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Before you deploy your forms for actual data collection, you will want to test them thoroughly.

The easiest way to get started testing a form is to use the test view available within the online form designer. Just click Test for any form listed on the Design tab (or, if you're already in the form designer, just click Test in the top-right to toggle over to the test view).

For a preview of the testing interface, check out our video on the form testing interface.

Once in the test view, you can:

  1. Preview how your form looks and works. If you'll be collecting data using the mobile app, then you'll ultimately want to deploy your form and do final testing on a real device – but we've included as much of the functionality as possible in the web interface, and we've worked hard to make it look and work as similarly as possible to the mobile app. Previewing and testing in your web browser is generally the quickest and easiest way to identify and resolve most issues with your form.
  2. Toggle between the test and design views, to make quick fixes and other adjustments. If you see issues during testing, you can toggle over to the design view, fix those issues, and then toggle back to resume testing. If you use spreadsheet form definitions, you can download and upload those from the design view as well. (After making a change, you'll need to reload your test session to switch to the updated form definition, but you'll have the option to save your progress and resume from the same point after the reload.)
  3. Use the Form inspector panel to guide and assist your testing. On the right-hand side of the test view is a Form inspector panel that you can open to reveal details useful for testing: internal information about the current field (like its constraint expression, if any), references to the current field elsewhere in your form, and what fields or groups were skipped between the prior screen and the current one. In addition to providing direct insights into the underlying form design, the inspection panel makes it easy to navigate around your form, view the current value of any field (including calculate fields), and jump straight in to edit a field or group.
  4. Save and resume progress from earlier testing sessions. Particularly if your form is a lengthy one, you won't want to start over from scratch every time you go in to test something. As you test your form, you can save your progress in order to resume testing later – and you can even save your progress at the very end of a test submission, in order to be able to resume later with all of the test data you had entered already filled out. And whenever you save progress, you can specify a name so that you can easily find it later. (You can even save your progress, then later "Save as" to save a new copy of the progress under a different name.)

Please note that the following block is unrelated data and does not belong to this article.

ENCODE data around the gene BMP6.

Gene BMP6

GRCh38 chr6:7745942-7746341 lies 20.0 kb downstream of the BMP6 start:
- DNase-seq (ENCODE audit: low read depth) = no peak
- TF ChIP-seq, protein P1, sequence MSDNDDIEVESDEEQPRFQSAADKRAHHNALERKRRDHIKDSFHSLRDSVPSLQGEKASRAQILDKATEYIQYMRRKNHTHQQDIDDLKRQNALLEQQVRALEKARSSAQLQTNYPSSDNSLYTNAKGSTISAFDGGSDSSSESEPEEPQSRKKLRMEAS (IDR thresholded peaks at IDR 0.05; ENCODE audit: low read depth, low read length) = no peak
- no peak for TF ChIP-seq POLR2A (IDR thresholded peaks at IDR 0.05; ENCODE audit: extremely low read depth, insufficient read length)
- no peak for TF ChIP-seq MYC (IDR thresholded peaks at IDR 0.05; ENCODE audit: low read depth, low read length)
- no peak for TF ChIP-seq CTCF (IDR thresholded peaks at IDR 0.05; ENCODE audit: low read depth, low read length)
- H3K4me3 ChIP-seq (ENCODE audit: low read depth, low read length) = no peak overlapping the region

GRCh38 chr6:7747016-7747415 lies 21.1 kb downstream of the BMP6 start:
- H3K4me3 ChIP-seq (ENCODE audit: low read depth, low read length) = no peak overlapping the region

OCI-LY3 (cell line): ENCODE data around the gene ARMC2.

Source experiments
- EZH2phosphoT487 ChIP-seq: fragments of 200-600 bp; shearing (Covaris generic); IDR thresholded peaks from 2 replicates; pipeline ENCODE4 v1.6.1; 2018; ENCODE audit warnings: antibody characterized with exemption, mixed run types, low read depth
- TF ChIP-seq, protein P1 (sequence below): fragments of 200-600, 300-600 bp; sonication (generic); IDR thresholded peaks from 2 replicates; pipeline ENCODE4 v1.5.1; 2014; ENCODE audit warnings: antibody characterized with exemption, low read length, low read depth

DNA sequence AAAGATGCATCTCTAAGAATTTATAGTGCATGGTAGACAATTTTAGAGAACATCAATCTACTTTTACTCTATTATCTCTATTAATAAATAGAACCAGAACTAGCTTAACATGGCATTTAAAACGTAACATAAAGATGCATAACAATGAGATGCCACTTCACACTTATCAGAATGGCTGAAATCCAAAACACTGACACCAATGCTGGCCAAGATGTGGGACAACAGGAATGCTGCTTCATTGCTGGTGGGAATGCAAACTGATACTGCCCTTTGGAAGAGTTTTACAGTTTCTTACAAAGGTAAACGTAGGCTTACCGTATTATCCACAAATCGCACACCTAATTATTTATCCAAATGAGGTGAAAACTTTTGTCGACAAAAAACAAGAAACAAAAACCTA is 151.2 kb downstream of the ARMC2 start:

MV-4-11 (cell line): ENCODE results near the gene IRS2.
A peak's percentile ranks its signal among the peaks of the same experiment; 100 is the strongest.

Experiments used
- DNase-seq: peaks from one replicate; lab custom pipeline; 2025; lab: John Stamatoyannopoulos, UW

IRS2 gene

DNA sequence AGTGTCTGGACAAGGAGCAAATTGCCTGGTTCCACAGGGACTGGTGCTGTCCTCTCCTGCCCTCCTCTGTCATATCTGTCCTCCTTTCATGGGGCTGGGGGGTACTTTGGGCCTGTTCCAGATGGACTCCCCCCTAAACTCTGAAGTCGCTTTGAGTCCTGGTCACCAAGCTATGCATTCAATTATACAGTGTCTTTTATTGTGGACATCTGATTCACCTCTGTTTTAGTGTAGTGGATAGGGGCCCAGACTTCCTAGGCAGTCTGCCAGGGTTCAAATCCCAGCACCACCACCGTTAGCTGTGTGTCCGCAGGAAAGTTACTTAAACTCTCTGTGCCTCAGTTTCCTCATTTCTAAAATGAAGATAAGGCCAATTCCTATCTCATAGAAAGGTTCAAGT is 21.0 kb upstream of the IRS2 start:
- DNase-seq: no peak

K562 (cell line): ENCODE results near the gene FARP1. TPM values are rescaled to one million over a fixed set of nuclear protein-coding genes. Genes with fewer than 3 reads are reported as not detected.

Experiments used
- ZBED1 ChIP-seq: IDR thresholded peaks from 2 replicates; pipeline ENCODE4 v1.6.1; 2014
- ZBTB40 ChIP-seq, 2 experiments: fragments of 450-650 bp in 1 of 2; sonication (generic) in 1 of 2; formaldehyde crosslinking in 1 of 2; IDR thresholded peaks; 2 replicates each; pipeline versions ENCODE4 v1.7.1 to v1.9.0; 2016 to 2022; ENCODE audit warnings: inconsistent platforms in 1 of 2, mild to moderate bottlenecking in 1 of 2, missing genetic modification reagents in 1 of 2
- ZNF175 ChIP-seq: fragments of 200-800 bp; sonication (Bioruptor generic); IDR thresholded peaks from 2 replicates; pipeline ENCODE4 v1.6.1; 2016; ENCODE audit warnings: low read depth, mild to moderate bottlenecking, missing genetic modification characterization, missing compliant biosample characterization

5. Submit real data to test downstream processes. Most of the time, you will want to just discard the data you enter during testing. However, you may also want to submit your test data as real form data, in order to test downstream data systems; you would do this if you wanted to test the review and correction workflow, automated quality checks, publishing to outside systems, data exports, outside code to clean or analyze the data, etc. When you finish filling out a test submission, you'll have the option to submit the data as real form data, if you wish. The only requirement is that your form does have to be "deployed" in order for you to submit data (but if you hadn't already deployed your form, you will be given the option).

The form designer's test view provides a powerful tool for testing your forms, so that you can assure that forms you deploy are as high-quality and error-free as possible. Questions you might ask yourself while testing:

  1. What fields or groups of fields am I not seeing? Use the inspection panel to identify what is skipped, and make sure to circle back and test every part of your form – even parts that will only appear under rare circumstances. If something is skipped that shouldn't have been skipped, click to view its relevance conditions, to figure out what went wrong.
  2. Am I seeing something that I shouldn't be seeing? If you see something you shouldn't see, click in the inspection panel to see the relevance conditions that resulted in the field displaying. Click further on individual fields within the relevance conditions to inspect their current values.
  3. What am I allowed to enter or select here? Keep an eye on the "Field info" section of the inspection panel to see when a field has particular constraints on what can be entered or selected. Be sure to confirm that those constraints are what they should be, and that they are operating as expected.
  4. What else in my form depends on the value I enter or select here? Also keep an eye on the "References to this field" section of the inspection panel to learn about a field's impacts elsewhere in the form. Click to jump to other parts of the form as needed to check that the impacts are as expected.
  5. Is each field and option translated properly? If you have a form that's been translated into multiple languages, be sure to check each translation carefully.

And finally, as mentioned earlier: if you'll be collecting data using the mobile app, then be sure to do final testing on a real device (ideally a device that is representative of the exact devices you'll be using to collect data).

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